What’s the Difference Between Offline and Online Editing?
Have you ever wondered what goes into video editing in Chicago? Most people outside the industry have never heard of offline and online editing, and may be misled by the modern associations of these words.
The terms ‘offline’ and ‘online’ actually have nothing to do with the internet – they were established in the days when footage was edited using tape. In the earliest days of film production, around the turn of the century, everything was shot on one reel and there was no editing involved. Filmmakers would simply stop rolling at the end of the scene and start rolling when they wanted to begin a new scene. By the 20s and 30s, video editing had advanced to manual techniques of cutting and arranging celluloid film. However, these methods were imperfect and often led to distorted images when the reel was played. Thankfully magnetic tape was released in the 1950s (initially for professionals, and later for home use) which changed video editing forever. Even though most film is shot and edited digitally today, we still refer to offline and online editing – procedures established during the era of video tape.
This is the first phase of video editing. It’s called ‘offline’ as this process was not automated by a machine or device. Even though our editing work is all digitized nowadays, we still refer to it as offline editing as it requires the creative input of the editor. During this phase, the editor selects and arranges footage into a rough cut, which is shown to the director and producers. They can then approve of the cut and send it to the online editor or, more than likely, ask for further editing. Because the shot selection may change, offline editing is done with low-resolution footage and inexpensive equipment. This allows the editor and director creative freedom to experiment and play with the footage without worrying about blowing the budget. This is where the storytelling and timing elements of the film are decided. Once finalized, the sequence is translated to an edit decision list (EDL) which includes timecodes for all cuts, as well as aesthetic choices like dissolves or fades between cuts.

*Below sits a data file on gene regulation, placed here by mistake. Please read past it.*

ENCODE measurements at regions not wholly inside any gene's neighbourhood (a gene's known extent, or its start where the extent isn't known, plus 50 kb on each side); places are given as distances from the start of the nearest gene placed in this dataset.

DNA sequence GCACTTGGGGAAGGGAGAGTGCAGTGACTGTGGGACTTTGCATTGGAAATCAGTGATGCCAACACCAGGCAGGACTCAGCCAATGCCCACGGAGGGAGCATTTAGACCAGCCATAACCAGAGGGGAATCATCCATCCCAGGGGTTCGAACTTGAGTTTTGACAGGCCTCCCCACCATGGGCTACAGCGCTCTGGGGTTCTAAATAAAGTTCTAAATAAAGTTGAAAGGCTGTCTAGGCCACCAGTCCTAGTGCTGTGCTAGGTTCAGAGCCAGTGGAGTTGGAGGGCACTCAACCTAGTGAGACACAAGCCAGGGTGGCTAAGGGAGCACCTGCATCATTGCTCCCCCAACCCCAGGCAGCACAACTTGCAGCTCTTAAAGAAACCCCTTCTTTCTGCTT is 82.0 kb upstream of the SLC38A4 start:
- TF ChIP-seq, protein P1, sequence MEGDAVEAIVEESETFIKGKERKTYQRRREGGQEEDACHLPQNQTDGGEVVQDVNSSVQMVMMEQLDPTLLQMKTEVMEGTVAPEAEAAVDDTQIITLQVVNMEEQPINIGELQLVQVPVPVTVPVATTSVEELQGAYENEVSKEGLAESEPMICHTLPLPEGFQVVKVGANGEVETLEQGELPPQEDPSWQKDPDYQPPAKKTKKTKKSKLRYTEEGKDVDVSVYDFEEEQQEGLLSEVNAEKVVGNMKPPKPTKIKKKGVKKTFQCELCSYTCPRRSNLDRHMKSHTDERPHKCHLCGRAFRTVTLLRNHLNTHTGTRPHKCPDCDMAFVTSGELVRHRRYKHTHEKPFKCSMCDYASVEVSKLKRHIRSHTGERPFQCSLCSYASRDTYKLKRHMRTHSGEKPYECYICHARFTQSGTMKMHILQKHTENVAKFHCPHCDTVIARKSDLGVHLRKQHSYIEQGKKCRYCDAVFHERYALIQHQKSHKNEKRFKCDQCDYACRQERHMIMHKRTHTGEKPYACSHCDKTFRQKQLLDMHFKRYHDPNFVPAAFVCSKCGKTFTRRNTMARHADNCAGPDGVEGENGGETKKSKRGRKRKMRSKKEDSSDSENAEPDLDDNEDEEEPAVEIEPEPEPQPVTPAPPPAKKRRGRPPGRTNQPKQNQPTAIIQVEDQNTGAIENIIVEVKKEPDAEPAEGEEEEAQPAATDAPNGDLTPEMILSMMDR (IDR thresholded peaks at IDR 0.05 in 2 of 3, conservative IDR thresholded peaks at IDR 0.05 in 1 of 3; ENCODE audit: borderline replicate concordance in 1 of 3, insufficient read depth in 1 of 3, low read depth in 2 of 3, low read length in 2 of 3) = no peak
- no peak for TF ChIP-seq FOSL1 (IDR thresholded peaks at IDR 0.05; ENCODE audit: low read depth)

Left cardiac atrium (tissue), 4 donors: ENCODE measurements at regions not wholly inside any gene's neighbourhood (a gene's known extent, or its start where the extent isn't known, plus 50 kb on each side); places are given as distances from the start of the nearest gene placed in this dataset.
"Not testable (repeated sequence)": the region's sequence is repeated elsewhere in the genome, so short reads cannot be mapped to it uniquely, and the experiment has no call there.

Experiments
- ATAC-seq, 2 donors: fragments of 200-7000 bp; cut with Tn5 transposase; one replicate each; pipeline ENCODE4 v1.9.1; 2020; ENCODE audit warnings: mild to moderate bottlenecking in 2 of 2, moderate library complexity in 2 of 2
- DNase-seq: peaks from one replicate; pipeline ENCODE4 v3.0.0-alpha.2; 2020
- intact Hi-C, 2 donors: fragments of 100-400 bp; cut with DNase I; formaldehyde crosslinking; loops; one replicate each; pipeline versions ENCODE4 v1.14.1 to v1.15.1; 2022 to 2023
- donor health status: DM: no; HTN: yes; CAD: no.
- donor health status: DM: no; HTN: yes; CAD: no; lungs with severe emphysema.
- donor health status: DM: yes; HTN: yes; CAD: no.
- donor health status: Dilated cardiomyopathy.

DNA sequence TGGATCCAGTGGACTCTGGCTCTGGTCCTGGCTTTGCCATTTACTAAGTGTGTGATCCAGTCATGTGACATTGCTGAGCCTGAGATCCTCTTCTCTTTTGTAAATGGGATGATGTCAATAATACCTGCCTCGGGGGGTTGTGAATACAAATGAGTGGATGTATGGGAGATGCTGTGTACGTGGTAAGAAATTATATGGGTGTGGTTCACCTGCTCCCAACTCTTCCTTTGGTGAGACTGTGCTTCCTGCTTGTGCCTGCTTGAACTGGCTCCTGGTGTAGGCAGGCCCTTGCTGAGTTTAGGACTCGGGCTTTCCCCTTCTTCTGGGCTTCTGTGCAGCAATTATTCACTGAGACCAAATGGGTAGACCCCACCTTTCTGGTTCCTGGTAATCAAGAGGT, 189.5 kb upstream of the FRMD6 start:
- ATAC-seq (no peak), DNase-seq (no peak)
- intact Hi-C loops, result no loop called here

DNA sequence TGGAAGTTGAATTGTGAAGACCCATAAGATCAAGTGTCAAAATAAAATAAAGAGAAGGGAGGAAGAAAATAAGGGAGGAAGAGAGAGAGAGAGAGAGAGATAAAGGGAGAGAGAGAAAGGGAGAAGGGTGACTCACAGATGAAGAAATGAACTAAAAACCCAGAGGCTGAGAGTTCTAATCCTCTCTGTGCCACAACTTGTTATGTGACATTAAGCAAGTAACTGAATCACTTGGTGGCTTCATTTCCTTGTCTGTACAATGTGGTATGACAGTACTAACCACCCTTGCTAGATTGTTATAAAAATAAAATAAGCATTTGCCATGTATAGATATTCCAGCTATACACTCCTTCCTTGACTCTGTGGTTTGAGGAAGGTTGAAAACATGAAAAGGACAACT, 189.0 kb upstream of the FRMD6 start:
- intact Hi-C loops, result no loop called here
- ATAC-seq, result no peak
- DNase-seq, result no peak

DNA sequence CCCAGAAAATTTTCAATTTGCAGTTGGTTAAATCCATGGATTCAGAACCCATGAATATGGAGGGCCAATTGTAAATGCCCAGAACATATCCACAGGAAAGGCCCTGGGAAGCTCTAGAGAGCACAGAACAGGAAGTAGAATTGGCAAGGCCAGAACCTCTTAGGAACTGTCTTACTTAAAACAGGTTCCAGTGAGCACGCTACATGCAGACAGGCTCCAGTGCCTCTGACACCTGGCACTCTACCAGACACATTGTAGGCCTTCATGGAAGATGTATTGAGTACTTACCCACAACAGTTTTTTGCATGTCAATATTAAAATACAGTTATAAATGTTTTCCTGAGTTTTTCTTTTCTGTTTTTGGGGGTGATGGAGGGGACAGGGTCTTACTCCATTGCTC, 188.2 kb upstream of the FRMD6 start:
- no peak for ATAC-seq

Once offline editing is complete and the sequence of shots is determined, online editing begins. In this phase of video editing, the rough cut is polished and perfected. This process was called ‘online’ as the editing of the tape was partially automated. Nowadays it refers to working with the footage in its original high-resolution format. The EDL serves as a blueprint for the online editor, so they know exactly what the finished product needs to look like. There is little to no creative work done during this process, as the focus is on the quality of the images, color and sound. It’s all about fine-tuning the details, and thus requires expensive equipment to handle the high-quality footage. The online editor will also make sure the final cut meets broadcast or distribution requirements, and may be responsible for adding effects (usually outsourced to an animation or effects company) and titles (the text typically seen at the beginning and end of the film).
In certain contexts, the initial stage of offline editing isn’t necessary or even possible. Live broadcasts like news or political debates, for example, don’t have the time for offline editing and don’t require storytelling or pacing in the same way that film, television or commercials do. But for a quality finished product, it’s always best to make the most of both of these video editing phases.